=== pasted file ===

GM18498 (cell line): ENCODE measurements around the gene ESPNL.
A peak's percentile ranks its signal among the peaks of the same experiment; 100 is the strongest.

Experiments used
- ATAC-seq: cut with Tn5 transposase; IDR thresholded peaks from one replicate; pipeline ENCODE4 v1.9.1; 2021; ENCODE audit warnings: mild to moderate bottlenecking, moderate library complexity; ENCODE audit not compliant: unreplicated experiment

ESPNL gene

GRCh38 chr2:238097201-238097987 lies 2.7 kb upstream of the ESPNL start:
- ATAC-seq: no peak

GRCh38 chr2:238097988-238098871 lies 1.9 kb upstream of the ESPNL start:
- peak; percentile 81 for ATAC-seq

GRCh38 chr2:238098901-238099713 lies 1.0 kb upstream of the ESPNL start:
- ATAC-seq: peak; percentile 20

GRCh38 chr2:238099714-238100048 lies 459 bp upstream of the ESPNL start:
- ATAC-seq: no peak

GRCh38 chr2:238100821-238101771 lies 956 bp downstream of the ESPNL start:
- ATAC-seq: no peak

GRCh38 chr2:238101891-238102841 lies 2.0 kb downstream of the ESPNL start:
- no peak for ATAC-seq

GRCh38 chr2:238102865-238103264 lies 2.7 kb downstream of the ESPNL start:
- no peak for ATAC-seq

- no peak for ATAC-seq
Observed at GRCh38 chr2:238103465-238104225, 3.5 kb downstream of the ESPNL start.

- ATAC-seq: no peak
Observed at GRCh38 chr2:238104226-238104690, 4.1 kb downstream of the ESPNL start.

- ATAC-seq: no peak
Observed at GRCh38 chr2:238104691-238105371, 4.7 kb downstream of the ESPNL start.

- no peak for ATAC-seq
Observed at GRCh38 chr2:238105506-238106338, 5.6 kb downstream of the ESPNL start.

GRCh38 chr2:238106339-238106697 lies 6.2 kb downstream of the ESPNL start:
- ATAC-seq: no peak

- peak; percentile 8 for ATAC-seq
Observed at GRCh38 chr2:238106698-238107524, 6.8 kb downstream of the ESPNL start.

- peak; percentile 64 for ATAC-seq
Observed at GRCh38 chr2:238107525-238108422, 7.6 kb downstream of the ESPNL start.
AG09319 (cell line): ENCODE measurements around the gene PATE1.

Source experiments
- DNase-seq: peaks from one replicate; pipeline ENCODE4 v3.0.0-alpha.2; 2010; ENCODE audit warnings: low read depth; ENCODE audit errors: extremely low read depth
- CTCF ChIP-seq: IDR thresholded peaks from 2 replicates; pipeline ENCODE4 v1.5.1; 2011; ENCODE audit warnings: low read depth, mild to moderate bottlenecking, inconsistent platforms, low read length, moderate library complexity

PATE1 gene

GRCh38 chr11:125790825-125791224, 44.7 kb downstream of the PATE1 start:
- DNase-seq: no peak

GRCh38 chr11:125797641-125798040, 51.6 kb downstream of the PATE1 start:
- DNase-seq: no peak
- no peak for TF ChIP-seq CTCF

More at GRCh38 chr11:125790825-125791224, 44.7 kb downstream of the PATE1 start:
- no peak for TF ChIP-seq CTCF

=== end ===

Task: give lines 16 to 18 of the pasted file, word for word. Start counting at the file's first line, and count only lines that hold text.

GRCh38 chr2:238101891-238102841 lies 2.0 kb downstream of the ESPNL start:
- no peak for ATAC-seq

GRCh38 chr2:238102865-238103264 lies 2.7 kb downstream of the ESPNL start: